The International Chamber of Shipping (ICS) and the European Community Shipowners’ Associations (ECSA) say ship recycling licences proposed by the EU could be seen as “anti-competitive” and would undermine the IMO’s own efforts to improve working and environmental conditions at shipbreaking yards in developing countries.
The proposed new regulation, currently being considered by the European Commission (EC), would force ships sailing under any flag to pay for ship recycling licences when calling at EU ports.
The proceeds from the licences would be paid into a proposed EU Fund and would be paid back at the end of the vessel’s working life on the condition that the ship is recycled at a yard approved by the EC.
“As well as being unduly complex, widely impractical and very difficult for the EU to administer, the establishment of such a fund will be an affront to the international community, which has adopted the Hong Kong Convention on ship recycling, whose standards have already been incorporated into a similar EU regulation,” said ECSA’s secretary general, Patrick Verhoeven.
The ICS and ECSA say the proposal will also cause serious problems with the EU’s trading partners, including China, India, Japan and the US.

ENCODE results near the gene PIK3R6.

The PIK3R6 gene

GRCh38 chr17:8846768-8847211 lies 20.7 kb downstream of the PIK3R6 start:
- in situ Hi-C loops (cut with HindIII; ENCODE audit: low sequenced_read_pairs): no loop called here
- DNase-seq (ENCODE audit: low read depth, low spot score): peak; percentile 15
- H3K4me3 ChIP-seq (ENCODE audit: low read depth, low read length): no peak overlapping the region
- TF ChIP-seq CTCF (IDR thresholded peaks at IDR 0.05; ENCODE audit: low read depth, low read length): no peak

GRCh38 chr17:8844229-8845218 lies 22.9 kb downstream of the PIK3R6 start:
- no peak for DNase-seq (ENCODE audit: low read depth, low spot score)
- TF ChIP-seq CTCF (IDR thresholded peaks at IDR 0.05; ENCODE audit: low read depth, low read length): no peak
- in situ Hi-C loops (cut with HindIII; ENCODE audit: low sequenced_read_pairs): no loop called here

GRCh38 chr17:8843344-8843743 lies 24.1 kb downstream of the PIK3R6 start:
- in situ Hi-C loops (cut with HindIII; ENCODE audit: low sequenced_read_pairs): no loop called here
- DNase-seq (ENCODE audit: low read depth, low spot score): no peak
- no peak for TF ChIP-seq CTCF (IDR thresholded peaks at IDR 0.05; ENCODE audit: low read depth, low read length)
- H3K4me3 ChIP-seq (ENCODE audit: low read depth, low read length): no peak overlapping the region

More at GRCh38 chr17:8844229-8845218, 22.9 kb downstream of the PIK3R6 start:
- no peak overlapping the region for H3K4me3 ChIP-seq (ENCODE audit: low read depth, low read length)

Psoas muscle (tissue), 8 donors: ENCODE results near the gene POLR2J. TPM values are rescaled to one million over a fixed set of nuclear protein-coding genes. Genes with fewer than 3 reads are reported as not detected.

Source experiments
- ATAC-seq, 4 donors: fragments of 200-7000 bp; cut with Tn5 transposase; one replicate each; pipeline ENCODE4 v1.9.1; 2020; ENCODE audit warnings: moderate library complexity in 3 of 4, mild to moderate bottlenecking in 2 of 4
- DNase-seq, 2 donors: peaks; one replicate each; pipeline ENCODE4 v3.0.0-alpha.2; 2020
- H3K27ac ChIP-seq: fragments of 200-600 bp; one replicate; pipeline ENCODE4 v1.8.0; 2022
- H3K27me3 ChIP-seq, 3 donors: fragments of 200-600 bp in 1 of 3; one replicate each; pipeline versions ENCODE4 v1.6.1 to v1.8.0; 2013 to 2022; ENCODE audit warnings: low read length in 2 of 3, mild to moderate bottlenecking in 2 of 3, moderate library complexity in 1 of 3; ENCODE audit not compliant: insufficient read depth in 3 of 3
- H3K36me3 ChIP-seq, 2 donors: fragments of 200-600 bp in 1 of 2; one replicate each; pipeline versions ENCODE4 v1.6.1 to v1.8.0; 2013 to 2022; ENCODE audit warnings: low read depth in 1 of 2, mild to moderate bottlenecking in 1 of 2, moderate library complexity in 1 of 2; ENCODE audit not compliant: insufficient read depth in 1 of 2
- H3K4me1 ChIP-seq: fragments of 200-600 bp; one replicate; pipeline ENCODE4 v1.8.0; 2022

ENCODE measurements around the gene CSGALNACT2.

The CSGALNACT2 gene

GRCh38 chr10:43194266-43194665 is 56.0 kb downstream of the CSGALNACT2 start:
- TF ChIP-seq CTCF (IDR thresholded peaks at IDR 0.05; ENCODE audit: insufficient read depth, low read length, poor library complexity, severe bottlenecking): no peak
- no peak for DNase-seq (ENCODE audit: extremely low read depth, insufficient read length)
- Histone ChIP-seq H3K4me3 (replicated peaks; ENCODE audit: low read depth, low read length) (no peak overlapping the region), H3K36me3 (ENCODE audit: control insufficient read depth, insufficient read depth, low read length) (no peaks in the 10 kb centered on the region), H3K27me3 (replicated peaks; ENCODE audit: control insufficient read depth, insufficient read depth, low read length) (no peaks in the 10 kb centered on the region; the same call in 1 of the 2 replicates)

“Such a draconian unilateral measure, especially if applied to non-EU ships, is likely to be seen by EU trading partners as anti-competitive interference into the conduct of international shipping. There is a real danger that other nations would apply retaliatory measures,” said ICS secretary general Peter Hinchliffe.
The two organisations say the EU should concentrate on getting EU member states to ratify the IMO’s Hong Kong Convention, and to recognise the efforts being made by recycling yards in Asia to be certified in accordance with IMO standards.
ECSA and the ICS are preparing a detailed commentary on the EU Fund proposal, which will be shared with the EC, EU members tates and the European Parliament.